On older Defenders, the key thing is to check the car is structurally sound. Later cars tend to lead easier lives, especially those bought as style statements. Short-wheelbase Defenders have a bouncy ride, while long-wheelbase cars are less uncomfortable. As well as the three and five-door versions, there were single and double-cab pick-ups, too.
Alternatives to the Land Rover Defender
There are other 4x4s available for the same money as the Defender, but few of them have the Landie’s off-road ability.
The Suzuki Jimny is even less suited to long-distance drives than the Defender, but these petrol-only three-door 4x4s are incredibly capable in the rough. The Jeep Wrangler is also very adept in tough terrain, but rather compromised on the road. Alternatively, consider a pick-up truck, such as the Nissan Navara, Mitsubishi L200 or Toyota Hilux. They’re all good for towing and off-roading, plus they’re surprisingly refined.
What to look for
Defenders are among the most commonly stolen vehicles in the UK each year; get an insurance quote before buying.
Water getting into the cabin is very common, usually from the windscreen seal, the sunroof or above the screen. Check all of these areas.
Poor running is often the result of a faulty fuel-injection loom or ECU connector, a tired fuel pump or a blocked fuel filter.
Corrosion in the chassis can be very expensive to fix. The rear crossmember is usually the first component to go wrong here.
With flat, upright seats, plenty of hard plastics and little soundproofing, no Defender cabin is luxurious. Post-2006 cars are significantly more comfortable, but none has great ergonomics or much in the way of adjustment for the driving position. Equipment levels can be spartan, too; don’t assume that even late models come with items such as air-con, Bluetooth or electric windows.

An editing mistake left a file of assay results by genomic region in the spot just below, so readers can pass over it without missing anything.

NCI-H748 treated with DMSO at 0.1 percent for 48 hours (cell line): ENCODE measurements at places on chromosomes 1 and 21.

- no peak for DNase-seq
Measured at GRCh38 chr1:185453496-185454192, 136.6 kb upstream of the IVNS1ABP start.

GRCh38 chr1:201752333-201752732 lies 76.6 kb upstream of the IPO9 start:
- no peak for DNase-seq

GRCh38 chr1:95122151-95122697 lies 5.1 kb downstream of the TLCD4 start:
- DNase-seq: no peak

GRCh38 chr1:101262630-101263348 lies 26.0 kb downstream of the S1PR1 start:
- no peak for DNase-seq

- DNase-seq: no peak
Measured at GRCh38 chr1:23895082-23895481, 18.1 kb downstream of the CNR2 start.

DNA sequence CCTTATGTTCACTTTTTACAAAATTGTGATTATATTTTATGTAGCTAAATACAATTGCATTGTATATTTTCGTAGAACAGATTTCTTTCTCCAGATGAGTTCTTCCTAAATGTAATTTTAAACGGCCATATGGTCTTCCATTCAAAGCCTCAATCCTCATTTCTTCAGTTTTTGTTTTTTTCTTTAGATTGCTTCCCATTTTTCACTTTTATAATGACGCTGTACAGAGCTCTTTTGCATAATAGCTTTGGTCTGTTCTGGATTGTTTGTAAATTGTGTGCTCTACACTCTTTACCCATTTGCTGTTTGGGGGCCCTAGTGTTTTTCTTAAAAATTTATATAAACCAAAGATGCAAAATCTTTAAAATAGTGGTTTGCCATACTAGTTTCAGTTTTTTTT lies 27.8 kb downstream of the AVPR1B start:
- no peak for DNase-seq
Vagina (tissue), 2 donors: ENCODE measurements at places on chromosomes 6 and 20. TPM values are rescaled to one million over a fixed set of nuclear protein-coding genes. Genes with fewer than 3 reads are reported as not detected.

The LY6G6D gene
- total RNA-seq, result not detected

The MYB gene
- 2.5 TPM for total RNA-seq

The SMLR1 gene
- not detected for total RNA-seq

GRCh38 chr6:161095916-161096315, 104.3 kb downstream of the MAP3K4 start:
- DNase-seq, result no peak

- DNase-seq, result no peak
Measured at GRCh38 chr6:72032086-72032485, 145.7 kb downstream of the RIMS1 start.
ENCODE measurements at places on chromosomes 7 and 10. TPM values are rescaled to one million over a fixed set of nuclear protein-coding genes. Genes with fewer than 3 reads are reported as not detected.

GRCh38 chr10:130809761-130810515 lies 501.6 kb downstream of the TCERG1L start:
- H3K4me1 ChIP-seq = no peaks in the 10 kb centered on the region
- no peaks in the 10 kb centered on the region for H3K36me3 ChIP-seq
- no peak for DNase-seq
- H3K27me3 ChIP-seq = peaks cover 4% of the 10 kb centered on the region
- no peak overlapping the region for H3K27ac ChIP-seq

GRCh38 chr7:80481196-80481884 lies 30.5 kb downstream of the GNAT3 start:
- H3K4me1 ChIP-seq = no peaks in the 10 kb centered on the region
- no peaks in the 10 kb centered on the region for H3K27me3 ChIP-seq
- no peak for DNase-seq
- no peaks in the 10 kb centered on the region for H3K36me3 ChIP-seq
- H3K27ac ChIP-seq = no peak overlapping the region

Defenders must be serviced annually or every 12,000 miles, but more frequent checks are worthwhile if you go off-road. Alternating interim and major services are £385/£495 with dealers. Independents will charge around £200-£300 a year for routine maintenance.
The 200 TDI and 300 TDI engines need a fresh cambelt every six years or 72,000 miles; dealers charge around £600 for this, but independents ask for closer to £400. All engines from the TD5 on were chain-driven.
Land Rover recalled the Defender 10 times from June 2000 to December 2016. The first was for TD5 flywheels cracking, while brake hoses led to recalls in April 2002 and July 2017. The service brake (Mar 2004), parking brake (Dec 2009 and April 2011), seatbelt mounting (Aug 2012), axle tube (Nov 2014), wheel hub (Feb 2015) and auto box all prompted recalls, too.
Driver Power owner satisfaction
The Defender hasn’t appeared in Driver Power surveys, but an army of enthusiastic owners have left reviews on carbuyer.co.uk, awarding it on average 4.1 stars out of five, compared with our less generous verdict. Many are hardcore off-roaders, so their praise is understandable, but what they view as character, some will see as flaws. If ever there were a ‘Marmite’ car, the Defender is it